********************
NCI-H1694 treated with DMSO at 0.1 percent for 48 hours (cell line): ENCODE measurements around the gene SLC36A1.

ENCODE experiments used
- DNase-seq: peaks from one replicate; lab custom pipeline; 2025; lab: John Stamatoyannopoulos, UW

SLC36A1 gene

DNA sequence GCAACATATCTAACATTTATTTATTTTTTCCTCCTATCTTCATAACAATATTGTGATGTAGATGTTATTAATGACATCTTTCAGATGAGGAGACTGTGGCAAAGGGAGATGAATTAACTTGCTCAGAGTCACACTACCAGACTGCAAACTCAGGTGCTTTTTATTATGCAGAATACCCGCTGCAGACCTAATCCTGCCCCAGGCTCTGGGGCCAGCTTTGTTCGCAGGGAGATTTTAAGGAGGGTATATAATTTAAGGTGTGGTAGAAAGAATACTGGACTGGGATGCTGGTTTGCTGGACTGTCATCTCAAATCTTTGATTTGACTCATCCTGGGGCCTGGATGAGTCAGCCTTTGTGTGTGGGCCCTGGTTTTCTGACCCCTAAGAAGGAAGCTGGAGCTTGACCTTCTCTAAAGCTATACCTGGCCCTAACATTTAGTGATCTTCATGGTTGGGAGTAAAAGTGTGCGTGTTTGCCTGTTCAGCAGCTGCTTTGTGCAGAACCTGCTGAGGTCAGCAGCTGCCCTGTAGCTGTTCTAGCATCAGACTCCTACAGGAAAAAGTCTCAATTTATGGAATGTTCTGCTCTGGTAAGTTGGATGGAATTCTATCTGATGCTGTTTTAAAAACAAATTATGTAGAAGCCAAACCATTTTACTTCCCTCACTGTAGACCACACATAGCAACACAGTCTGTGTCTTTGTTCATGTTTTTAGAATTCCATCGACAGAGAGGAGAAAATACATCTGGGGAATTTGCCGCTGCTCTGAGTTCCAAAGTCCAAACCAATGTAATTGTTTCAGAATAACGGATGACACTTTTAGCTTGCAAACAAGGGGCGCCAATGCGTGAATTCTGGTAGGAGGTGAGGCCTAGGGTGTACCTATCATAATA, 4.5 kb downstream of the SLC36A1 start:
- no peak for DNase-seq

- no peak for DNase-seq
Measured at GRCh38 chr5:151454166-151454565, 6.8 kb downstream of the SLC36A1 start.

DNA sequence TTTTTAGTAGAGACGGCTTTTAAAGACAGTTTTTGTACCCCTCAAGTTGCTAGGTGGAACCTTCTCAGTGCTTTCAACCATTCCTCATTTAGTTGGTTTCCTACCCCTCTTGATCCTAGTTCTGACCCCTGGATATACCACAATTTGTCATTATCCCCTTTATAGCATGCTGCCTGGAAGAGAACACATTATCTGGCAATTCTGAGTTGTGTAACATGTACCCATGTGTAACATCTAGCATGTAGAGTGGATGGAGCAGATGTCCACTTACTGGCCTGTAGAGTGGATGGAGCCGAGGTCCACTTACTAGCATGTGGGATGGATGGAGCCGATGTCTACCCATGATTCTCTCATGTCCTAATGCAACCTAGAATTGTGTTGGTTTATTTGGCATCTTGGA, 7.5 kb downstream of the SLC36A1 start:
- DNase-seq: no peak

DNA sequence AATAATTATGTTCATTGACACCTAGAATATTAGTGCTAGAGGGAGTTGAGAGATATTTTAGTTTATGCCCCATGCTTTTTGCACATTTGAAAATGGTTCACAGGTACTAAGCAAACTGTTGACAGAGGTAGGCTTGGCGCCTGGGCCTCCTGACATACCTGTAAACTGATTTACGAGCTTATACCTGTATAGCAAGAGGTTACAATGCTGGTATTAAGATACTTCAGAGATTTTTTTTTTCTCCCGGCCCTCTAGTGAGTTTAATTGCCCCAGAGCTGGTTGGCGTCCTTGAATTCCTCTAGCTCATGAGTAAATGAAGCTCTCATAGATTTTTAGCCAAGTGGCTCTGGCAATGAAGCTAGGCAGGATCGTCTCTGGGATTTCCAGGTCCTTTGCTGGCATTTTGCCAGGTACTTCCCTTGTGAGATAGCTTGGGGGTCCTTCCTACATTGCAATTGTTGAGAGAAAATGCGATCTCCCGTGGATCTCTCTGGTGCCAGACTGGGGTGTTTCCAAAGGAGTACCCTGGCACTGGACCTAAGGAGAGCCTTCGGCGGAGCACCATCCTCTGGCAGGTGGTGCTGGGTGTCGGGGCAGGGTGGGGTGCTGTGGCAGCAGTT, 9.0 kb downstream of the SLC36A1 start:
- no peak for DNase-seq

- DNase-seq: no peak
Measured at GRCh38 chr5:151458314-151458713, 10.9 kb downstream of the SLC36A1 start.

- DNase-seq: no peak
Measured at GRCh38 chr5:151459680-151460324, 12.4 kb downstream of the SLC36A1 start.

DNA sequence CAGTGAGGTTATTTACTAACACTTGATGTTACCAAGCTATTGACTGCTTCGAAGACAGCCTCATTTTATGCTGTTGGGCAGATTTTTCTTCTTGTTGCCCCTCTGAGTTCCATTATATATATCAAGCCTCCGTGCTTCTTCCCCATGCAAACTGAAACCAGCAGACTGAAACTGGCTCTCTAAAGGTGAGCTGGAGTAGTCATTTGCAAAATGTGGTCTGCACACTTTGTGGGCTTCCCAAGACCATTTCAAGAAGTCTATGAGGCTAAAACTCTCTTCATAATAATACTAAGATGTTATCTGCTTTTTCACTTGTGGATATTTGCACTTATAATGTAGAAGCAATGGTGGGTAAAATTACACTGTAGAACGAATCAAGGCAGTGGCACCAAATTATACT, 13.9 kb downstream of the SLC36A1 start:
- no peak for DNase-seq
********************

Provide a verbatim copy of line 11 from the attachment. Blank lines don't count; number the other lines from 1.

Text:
DNA sequence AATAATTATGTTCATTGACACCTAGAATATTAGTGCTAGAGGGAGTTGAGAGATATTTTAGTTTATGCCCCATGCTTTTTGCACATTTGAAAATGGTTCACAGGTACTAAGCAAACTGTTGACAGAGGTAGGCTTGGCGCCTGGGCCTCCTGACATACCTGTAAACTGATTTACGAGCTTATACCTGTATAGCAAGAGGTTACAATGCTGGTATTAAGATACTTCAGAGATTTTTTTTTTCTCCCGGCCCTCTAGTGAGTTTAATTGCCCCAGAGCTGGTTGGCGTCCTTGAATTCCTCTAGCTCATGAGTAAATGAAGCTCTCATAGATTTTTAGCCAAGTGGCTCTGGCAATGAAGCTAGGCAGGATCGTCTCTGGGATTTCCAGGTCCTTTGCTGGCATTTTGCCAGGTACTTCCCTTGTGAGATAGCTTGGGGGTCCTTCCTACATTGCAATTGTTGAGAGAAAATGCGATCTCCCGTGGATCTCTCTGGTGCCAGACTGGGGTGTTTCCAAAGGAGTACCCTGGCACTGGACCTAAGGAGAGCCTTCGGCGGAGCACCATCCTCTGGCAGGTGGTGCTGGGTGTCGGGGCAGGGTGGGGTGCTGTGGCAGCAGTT, 9.0 kb downstream of the SLC36A1 start: